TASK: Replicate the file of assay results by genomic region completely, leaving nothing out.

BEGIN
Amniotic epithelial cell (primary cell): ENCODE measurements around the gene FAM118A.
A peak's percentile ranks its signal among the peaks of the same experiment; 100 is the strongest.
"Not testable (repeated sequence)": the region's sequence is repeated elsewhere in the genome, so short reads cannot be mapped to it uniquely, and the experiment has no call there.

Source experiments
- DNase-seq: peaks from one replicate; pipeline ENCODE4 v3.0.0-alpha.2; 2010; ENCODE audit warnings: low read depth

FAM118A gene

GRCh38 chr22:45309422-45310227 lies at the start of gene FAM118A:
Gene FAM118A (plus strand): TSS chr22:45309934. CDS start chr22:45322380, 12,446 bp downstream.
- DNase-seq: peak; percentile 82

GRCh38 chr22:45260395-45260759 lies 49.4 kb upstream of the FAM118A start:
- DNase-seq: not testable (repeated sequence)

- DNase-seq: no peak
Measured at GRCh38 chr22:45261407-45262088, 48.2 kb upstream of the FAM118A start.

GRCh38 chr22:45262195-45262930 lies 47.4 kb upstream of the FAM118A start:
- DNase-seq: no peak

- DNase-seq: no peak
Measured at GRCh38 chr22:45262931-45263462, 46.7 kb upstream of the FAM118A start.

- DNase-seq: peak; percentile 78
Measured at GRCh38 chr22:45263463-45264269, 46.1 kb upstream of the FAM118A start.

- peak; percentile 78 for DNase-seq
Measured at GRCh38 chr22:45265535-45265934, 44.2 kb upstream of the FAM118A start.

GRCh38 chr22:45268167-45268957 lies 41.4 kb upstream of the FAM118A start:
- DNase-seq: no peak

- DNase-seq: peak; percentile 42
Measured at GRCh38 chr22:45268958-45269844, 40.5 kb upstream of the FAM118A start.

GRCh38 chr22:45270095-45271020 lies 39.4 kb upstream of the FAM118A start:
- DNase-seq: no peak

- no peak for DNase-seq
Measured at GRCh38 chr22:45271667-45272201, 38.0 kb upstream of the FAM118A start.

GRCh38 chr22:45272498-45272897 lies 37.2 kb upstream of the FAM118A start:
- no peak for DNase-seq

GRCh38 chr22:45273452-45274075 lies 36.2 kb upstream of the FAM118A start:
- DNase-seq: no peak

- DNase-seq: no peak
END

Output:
Amniotic epithelial cell (primary cell): ENCODE measurements around the gene FAM118A.
A peak's percentile ranks its signal among the peaks of the same experiment; 100 is the strongest.
"Not testable (repeated sequence)": the region's sequence is repeated elsewhere in the genome, so short reads cannot be mapped to it uniquely, and the experiment has no call there.

Source experiments
- DNase-seq: peaks from one replicate; pipeline ENCODE4 v3.0.0-alpha.2; 2010; ENCODE audit warnings: low read depth

FAM118A gene

GRCh38 chr22:45309422-45310227 lies at the start of gene FAM118A:
Gene FAM118A (plus strand): TSS chr22:45309934. CDS start chr22:45322380, 12,446 bp downstream.
- DNase-seq: peak; percentile 82

GRCh38 chr22:45260395-45260759 lies 49.4 kb upstream of the FAM118A start:
- DNase-seq: not testable (repeated sequence)

- DNase-seq: no peak
Measured at GRCh38 chr22:45261407-45262088, 48.2 kb upstream of the FAM118A start.

GRCh38 chr22:45262195-45262930 lies 47.4 kb upstream of the FAM118A start:
- DNase-seq: no peak

- DNase-seq: no peak
Measured at GRCh38 chr22:45262931-45263462, 46.7 kb upstream of the FAM118A start.

- DNase-seq: peak; percentile 78
Measured at GRCh38 chr22:45263463-45264269, 46.1 kb upstream of the FAM118A start.

- peak; percentile 78 for DNase-seq
Measured at GRCh38 chr22:45265535-45265934, 44.2 kb upstream of the FAM118A start.

GRCh38 chr22:45268167-45268957 lies 41.4 kb upstream of the FAM118A start:
- DNase-seq: no peak

- DNase-seq: peak; percentile 42
Measured at GRCh38 chr22:45268958-45269844, 40.5 kb upstream of the FAM118A start.

GRCh38 chr22:45270095-45271020 lies 39.4 kb upstream of the FAM118A start:
- DNase-seq: no peak

- no peak for DNase-seq
Measured at GRCh38 chr22:45271667-45272201, 38.0 kb upstream of the FAM118A start.

GRCh38 chr22:45272498-45272897 lies 37.2 kb upstream of the FAM118A start:
- no peak for DNase-seq

GRCh38 chr22:45273452-45274075 lies 36.2 kb upstream of the FAM118A start:
- DNase-seq: no peak

- DNase-seq: no peak